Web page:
LHCH Heart Surgery Outcomes
The Need for Risk Adjustment
Every patient who has the need for a cardiac surgery procedure has his or her own unique health history.
Liverpool Heart and Chest Hospital uses a published and validated prediction tool to estimate the risk of a cardiac surgery procedure resulting in death. This estimated risk is based on each individual patient’s own history.
This system weights the importance of each health fact (Eg. male/female, the patient’s age, urgent/non-urgent operation etc) based on the experience of many thousands of patients who have undergone the same procedure in recent years. Health facts that are linked to a high chance of death are given much more weight relative to those that are not. These health facts are known as “risk factors”.
The potential risk is different for every individual procedure. Risk factors for cardiac surgery can be put into 3 groups:
- Factors related to the patient – for example age.
- Factors related to other co-existing medical conditions – for example diabetes, kidney problems or problems in other arteries in the body.
- Factors relating to the nature of the cardiac operation procedure itself – for example, operations performed as an emergency to treat a heart attack in progress are more complex than a planned procedure designed to treat a more stable and predictable problem.
By adding up the weights of each of these risk factors, our medical staff can estimate a patient’s individual risk. By summing the risk in all patients operated on at Liverpool Heart & Chest Hospital we can estimate how many patients we predict may die based on their health histories. Lastly, by summing how many patients actually die and comparing this estimate to our predictions, we can derive a measure of how well our organisation or a particular clinician is performing. The result is a “risk adjusted” estimate of performance.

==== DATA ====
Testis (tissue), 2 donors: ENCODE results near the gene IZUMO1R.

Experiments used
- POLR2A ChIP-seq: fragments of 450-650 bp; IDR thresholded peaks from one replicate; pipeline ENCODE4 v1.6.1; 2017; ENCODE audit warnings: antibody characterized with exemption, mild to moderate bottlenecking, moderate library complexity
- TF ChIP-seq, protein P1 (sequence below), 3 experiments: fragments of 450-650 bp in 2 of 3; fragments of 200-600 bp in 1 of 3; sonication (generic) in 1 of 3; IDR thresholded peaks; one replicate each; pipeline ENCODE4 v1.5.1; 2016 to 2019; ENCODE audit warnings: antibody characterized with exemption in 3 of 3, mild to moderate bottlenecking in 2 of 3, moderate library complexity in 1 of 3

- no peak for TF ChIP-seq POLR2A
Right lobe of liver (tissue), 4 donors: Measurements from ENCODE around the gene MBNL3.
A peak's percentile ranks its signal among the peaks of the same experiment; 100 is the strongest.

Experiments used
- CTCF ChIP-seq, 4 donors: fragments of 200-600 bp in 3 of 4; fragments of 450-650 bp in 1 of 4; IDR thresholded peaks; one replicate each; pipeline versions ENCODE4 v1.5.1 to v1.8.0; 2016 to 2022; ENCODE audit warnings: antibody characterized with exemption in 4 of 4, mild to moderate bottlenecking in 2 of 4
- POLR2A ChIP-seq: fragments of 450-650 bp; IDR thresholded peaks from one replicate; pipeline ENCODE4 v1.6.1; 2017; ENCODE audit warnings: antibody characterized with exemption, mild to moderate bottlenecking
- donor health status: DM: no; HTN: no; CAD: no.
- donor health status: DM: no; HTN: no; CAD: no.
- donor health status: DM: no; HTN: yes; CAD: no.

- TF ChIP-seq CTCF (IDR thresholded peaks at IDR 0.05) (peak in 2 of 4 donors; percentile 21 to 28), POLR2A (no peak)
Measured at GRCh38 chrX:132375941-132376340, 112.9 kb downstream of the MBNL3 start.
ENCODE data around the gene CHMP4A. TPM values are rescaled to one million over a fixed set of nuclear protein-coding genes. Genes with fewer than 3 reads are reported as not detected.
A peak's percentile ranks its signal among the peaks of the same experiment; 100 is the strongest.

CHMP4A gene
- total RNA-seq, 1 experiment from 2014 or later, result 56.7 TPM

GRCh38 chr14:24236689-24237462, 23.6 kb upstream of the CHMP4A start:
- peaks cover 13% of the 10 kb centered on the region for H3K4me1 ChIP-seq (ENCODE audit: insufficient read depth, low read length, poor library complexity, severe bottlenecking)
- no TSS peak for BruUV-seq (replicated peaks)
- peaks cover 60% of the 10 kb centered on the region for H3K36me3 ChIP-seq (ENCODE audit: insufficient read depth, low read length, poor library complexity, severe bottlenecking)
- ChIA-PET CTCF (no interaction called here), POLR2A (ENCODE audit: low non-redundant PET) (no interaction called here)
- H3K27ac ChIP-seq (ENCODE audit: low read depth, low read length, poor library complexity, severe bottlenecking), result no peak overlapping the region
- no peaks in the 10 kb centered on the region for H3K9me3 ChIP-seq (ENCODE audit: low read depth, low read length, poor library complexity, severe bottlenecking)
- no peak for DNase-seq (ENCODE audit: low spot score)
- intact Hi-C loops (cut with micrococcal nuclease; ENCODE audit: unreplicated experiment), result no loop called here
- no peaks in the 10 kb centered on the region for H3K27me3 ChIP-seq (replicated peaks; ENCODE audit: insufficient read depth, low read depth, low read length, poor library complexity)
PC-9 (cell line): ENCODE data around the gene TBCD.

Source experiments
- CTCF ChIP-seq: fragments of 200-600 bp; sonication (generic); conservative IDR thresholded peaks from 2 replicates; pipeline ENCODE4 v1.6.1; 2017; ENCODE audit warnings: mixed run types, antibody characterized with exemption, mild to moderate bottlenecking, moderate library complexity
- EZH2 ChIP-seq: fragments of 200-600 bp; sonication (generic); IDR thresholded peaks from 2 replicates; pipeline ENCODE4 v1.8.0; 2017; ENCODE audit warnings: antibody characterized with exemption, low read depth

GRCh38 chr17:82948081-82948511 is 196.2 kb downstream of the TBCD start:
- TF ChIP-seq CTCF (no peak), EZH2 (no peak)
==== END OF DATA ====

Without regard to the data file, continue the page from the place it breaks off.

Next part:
Risk adjusted estimates are essential in order to really make sense of results. If a hospital published unadjusted outcomes, it would be possible to ensure good results simply by denying procedures to those patients at the highest risk.
Liverpool Heart and Chest Hospital has been deriving risk-adjusted estimates of performance since 1997. We seek to provide the best treatment for all patients and have the experience and skills to deal with the most complex and highest risk cases – it is these latter patients who often have most to gain from the intervention. Risk adjustment allows us to compare the performance of doctors in a fair and rational manner and preserves our capability to offer life-saving treatment to those most in need.